The Do’s and Don’ts of Industrial Machine Repair

Mechanic repairing industrial machinery

The Do’s and Don’ts of Industrial Machine Repair

To maximize efficiency, it’s important for managers and owners of industrial manufacturing operations to do all they can to minimize the financial impact on their business related to the inevitable breakdown in equipment. While the professional repair staff of Atlanta-based Equipment Hub understands downtime is inevitable on your production line, and we’re ready to address your industrial machinery repair needs in the surrounding metropolitan area, we want to make sure you’re doing your part before we arrive on the scene to get you back up and running. Follow along as we share this important list of manufacturing do’s and don’ts when it comes to addressing your industrial machine repair needs and getting your manufacturing floor back up and running smoothly.

Man completing industrial machine repair.

Effective Aspects of Quality Industrial Machine Repair

Whether it’s measured in production volume or time in operation, every piece of machinery is built with a lifespan in mind and almost without exception includes a mandatory maintenance cycle to help it achieve that projected output level. Inevitably, due to extenuating circumstances and user-related factors, there will be a time when a machine breaks. Until that happens, there are best practices you should be enforcing across your operation to ensure that breakdowns are rare and downtime is minimized.

Treat Service Schedules As Non-Negotiable

Every piece of industrial equipment comes with a manufacturer’s suggested service schedule that includes preventative maintenance, cleaning, and general care guidelines. Often, these scheduled industrial equipment maintenance services require professional and licensed repair experts to come on-site and swap out components that often wear out or are possible points of failure. Cleanings and fluid replenishment are also vital steps in these visits to keep the internal components from seizing up during operation.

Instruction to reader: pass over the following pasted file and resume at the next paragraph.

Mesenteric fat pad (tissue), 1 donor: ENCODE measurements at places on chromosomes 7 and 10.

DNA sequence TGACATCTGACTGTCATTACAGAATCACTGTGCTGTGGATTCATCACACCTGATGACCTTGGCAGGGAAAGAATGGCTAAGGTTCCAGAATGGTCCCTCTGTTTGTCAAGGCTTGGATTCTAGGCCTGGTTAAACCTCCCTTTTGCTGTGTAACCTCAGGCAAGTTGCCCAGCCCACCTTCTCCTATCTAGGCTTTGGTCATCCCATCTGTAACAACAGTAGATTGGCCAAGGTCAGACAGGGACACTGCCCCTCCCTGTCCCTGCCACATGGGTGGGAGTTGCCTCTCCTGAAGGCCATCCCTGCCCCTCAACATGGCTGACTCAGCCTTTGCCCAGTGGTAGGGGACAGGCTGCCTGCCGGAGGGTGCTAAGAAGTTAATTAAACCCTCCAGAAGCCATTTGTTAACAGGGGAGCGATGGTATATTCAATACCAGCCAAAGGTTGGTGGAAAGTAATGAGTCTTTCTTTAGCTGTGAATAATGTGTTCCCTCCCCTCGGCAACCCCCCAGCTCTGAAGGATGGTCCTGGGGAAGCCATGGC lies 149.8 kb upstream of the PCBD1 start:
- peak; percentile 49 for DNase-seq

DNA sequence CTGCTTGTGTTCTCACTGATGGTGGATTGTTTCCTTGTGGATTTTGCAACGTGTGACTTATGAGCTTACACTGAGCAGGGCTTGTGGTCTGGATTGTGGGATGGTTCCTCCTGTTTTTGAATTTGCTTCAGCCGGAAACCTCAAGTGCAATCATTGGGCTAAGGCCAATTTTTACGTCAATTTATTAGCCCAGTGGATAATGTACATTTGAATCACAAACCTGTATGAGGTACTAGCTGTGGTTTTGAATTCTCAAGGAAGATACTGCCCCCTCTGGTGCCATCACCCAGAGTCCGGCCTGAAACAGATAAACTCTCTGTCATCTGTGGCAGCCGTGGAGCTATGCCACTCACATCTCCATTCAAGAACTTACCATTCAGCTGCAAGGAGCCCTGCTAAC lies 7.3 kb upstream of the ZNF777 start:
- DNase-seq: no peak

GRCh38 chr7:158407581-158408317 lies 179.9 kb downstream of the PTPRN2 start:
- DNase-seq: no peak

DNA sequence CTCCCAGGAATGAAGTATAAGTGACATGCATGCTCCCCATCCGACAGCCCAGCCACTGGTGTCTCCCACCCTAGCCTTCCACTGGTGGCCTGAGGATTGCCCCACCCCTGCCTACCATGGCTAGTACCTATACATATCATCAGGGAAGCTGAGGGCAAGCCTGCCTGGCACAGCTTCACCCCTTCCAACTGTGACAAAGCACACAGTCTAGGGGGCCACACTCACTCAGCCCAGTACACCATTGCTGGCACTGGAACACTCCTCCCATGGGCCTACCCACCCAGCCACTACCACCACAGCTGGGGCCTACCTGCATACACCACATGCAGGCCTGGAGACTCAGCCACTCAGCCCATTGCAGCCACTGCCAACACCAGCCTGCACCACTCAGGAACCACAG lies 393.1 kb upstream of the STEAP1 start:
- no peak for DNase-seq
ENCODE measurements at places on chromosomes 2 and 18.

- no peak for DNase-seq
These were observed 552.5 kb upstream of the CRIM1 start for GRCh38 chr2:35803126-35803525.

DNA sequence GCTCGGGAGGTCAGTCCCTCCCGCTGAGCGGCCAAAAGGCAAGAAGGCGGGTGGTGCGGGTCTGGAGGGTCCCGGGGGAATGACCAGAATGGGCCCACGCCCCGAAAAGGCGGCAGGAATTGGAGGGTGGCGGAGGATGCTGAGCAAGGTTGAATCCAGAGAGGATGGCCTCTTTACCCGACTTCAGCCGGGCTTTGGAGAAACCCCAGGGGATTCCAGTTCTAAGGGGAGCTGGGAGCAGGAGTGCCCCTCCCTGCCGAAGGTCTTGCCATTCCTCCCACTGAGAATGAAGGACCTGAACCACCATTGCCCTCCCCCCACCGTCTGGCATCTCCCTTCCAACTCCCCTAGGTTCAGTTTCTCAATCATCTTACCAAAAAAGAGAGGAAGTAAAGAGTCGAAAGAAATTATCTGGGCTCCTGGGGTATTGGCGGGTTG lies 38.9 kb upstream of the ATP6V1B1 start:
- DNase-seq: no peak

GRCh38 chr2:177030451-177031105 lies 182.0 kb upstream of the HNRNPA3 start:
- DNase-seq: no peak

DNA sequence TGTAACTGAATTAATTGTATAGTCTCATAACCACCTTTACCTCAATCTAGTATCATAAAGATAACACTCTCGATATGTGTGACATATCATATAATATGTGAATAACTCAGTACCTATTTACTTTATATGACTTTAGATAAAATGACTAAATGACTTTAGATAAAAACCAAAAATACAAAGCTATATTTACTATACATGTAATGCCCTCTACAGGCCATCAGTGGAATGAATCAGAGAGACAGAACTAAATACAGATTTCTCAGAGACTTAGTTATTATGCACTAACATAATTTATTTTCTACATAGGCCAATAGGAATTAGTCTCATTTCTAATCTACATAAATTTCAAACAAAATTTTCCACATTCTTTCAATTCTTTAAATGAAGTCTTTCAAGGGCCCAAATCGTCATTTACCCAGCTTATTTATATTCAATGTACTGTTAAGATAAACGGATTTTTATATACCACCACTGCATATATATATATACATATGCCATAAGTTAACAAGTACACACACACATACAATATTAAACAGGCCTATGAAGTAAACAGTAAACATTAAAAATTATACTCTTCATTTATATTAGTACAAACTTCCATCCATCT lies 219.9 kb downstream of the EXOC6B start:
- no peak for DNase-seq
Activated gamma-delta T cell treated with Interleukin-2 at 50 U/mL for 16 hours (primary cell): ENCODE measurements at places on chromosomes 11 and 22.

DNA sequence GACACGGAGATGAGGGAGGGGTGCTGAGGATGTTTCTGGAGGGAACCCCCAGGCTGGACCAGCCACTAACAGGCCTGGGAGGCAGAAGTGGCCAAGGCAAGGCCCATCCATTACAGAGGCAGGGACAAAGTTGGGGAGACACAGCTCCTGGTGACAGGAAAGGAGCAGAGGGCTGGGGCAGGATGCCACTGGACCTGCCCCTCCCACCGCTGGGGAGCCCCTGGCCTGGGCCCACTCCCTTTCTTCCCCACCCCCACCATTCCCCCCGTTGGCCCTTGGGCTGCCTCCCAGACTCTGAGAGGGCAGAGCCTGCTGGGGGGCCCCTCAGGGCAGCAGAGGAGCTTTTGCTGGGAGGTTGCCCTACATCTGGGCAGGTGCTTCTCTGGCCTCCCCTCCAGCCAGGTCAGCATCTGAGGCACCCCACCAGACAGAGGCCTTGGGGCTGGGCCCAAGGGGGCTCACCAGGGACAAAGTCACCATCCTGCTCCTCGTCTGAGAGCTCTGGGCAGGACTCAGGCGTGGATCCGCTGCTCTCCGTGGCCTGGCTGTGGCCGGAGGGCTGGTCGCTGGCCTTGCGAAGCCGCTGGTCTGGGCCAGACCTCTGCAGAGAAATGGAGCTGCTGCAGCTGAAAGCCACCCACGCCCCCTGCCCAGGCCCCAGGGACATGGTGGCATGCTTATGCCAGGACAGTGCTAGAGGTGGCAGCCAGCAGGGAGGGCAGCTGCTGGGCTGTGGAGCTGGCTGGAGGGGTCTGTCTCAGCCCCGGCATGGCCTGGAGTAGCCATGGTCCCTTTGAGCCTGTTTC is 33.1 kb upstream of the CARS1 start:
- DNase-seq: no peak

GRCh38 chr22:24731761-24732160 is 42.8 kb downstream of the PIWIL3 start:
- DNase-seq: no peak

For production lines that are not 24-hours and have naturally scheduled downtimes, you can schedule for these required services to take place when you’re not in operation. If your production line runs multiple shifts with little to no downtime, your preventative maintenance requirements often are the first thing to suffer from the needs of the business. It is crucial to either build in redundant functionality into your line or build in staggered preventative maintenance visits into your production schedule across various sections of the production line in order to minimize disruption.

Train Managers and Employees to Daily Inspections

Just as preventative maintenance schedules are non-negotiable, keeping your equipment in good repair requires a culture of awareness and diligent adherence to equipment checklists and walkthroughs on the part of your employees. Floor supervisors should be checking and observing machine operators performing a check of their equipment as they come on for their shift, and supervisors themselves should be completing the relevant checklists for machines operated by their team members.

Only Rely on Trained, Licensed Professionals for Repair Work

Machinery repair is a complicated affair. And between warranty requirements and any service agreements you might have in place, it’s a process that is best left to professionals. Industrial machines are complicated bits of engineering, and diagnosing exactly what might be wrong with one that’s broken down could involve any number of problems across interrelated systems. While an operator might work with a piece of machinery on a daily basis and know when something isn’t working properly, only a trained equipment repair professional has the tools and knowledge to properly diagnose and repair the machines on your production line. This also provides a level of accountability and a guarantee of quality to any repairs performed.